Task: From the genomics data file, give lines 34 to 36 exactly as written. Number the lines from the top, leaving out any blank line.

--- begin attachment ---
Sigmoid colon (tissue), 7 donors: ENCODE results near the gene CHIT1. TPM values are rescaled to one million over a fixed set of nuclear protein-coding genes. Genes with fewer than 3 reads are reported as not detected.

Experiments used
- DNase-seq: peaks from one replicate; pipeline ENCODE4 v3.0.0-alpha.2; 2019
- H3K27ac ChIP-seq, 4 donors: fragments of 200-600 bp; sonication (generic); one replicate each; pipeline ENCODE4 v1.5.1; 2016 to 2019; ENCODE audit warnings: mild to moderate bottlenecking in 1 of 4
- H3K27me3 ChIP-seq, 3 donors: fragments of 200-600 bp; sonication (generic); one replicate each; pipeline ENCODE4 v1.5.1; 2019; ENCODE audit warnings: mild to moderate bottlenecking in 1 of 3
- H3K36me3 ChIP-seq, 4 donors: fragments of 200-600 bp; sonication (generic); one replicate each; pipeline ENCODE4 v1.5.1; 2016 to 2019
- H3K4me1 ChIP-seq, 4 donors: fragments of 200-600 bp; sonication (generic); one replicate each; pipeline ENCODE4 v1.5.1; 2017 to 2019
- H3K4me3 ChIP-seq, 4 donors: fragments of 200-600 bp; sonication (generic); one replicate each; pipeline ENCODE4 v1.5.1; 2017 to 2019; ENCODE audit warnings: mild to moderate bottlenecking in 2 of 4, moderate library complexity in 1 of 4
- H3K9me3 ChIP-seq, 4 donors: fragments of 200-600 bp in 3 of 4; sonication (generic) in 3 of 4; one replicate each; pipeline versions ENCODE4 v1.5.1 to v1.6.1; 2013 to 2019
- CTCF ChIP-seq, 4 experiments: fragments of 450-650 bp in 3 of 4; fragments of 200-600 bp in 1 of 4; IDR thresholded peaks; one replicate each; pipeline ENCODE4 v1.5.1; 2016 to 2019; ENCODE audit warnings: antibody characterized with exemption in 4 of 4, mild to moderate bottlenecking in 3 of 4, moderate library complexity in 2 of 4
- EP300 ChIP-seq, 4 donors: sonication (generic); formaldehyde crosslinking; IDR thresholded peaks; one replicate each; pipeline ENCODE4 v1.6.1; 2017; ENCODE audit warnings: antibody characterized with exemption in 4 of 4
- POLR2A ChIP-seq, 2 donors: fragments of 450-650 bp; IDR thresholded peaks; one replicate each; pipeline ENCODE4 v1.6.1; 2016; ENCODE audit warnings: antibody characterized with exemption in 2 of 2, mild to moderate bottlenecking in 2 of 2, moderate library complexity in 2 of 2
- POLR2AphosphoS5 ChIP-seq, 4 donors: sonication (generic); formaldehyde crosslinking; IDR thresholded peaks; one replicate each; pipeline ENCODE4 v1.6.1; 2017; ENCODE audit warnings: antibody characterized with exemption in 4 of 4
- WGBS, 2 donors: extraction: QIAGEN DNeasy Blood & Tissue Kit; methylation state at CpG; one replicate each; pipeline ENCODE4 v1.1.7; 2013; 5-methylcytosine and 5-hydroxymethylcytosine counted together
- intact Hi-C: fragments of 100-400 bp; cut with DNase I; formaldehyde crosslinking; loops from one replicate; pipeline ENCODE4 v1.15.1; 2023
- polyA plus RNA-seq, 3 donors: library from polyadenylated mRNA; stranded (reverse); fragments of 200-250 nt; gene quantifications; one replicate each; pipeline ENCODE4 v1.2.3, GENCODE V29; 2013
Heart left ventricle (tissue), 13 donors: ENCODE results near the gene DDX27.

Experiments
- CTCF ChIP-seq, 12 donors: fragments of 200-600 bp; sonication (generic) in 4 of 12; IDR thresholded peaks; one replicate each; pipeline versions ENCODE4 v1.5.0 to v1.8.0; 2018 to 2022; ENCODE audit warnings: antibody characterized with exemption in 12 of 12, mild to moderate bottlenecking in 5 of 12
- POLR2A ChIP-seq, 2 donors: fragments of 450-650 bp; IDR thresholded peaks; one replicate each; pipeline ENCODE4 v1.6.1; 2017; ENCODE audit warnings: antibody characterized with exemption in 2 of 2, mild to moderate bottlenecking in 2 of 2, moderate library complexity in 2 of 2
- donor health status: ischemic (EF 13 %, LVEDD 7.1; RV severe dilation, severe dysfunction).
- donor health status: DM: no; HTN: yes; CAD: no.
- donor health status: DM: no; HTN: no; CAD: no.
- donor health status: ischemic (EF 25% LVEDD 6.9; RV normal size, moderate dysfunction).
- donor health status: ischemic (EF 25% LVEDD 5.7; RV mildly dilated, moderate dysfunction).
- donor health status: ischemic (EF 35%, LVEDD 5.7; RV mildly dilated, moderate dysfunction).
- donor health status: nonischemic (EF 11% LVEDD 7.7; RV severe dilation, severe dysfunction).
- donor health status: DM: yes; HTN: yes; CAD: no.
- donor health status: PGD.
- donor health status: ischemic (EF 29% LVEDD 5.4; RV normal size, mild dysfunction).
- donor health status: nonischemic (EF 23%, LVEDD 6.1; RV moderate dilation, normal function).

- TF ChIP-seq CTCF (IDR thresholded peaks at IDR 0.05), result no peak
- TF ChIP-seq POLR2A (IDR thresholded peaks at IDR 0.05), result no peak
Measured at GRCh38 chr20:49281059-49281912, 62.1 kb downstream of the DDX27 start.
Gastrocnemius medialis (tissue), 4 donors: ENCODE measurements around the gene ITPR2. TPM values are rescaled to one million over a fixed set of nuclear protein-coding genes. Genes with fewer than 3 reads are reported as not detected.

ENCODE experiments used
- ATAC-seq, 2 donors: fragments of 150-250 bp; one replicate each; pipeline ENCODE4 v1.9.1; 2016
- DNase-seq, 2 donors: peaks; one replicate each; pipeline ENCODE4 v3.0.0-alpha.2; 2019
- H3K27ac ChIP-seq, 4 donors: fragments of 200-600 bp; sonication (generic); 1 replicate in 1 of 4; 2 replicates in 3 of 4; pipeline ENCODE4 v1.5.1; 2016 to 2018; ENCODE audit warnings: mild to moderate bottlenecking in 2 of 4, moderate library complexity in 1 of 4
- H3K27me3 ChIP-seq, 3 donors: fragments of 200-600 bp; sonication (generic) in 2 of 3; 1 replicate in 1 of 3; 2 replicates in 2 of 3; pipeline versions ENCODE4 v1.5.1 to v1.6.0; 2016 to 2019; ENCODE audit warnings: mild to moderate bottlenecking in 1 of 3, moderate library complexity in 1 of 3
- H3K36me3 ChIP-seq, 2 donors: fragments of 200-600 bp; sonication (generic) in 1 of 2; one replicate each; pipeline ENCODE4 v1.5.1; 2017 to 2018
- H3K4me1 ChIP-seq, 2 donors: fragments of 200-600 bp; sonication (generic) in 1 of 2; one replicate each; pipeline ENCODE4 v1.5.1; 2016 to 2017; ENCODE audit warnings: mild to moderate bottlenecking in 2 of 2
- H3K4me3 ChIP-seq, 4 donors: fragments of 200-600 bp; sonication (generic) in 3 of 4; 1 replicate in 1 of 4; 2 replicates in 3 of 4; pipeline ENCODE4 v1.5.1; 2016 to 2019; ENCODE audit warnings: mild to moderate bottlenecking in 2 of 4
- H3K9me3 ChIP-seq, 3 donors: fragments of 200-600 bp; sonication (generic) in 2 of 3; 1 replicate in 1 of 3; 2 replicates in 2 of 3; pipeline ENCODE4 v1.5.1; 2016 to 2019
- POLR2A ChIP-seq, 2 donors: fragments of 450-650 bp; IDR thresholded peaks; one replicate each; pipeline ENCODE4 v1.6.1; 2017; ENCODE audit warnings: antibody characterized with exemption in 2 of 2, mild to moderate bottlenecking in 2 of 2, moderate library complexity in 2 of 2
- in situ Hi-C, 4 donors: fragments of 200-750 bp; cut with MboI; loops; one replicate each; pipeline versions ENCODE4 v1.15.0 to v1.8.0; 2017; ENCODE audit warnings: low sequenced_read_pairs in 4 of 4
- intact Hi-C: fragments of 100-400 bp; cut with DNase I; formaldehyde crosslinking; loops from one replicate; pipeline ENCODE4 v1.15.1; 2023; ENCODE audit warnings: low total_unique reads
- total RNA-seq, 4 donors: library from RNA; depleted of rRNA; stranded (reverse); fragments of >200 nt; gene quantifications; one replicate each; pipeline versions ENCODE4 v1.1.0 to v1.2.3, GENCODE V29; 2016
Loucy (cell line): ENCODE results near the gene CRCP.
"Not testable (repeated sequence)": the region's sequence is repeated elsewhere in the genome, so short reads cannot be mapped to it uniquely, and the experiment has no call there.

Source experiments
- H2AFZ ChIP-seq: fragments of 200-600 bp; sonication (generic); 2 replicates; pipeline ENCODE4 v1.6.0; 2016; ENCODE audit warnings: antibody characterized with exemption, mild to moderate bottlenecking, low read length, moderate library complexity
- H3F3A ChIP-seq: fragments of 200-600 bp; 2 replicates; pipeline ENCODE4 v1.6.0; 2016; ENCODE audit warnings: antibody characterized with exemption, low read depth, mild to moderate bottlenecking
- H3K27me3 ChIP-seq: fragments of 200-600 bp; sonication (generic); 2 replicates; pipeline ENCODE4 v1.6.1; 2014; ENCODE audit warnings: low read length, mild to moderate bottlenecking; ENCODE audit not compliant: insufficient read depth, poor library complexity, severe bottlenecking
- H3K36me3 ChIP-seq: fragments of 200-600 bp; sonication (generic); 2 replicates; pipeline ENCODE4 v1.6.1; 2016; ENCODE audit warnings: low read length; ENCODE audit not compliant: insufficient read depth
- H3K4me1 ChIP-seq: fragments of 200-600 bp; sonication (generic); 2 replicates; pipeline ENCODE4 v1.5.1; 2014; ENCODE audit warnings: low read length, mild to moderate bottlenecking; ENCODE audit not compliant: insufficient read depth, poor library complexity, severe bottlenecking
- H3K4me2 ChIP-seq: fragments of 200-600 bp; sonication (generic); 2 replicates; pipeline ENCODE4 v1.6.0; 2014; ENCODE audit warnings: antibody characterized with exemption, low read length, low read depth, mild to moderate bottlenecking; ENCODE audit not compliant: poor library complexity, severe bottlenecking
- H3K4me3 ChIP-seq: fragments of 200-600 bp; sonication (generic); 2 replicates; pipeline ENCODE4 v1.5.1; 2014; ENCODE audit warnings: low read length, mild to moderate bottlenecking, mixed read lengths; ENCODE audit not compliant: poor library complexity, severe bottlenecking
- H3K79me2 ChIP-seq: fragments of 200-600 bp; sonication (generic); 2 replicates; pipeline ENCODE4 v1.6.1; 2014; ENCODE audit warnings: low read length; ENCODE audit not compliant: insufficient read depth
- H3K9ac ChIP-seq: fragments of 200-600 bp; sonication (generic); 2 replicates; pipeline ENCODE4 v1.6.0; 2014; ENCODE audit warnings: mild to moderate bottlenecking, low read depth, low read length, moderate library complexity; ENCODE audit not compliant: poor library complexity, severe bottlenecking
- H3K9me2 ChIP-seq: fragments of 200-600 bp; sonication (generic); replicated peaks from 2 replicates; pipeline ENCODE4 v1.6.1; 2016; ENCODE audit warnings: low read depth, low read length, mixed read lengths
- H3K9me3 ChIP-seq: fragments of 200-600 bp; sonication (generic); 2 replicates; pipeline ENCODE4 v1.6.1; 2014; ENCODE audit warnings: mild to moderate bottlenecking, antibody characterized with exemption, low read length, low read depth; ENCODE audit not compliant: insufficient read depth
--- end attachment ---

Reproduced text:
Measured at GRCh38 chr20:49281059-49281912, 62.1 kb downstream of the DDX27 start.
Gastrocnemius medialis (tissue), 4 donors: ENCODE measurements around the gene ITPR2. TPM values are rescaled to one million over a fixed set of nuclear protein-coding genes. Genes with fewer than 3 reads are reported as not detected.

ENCODE experiments used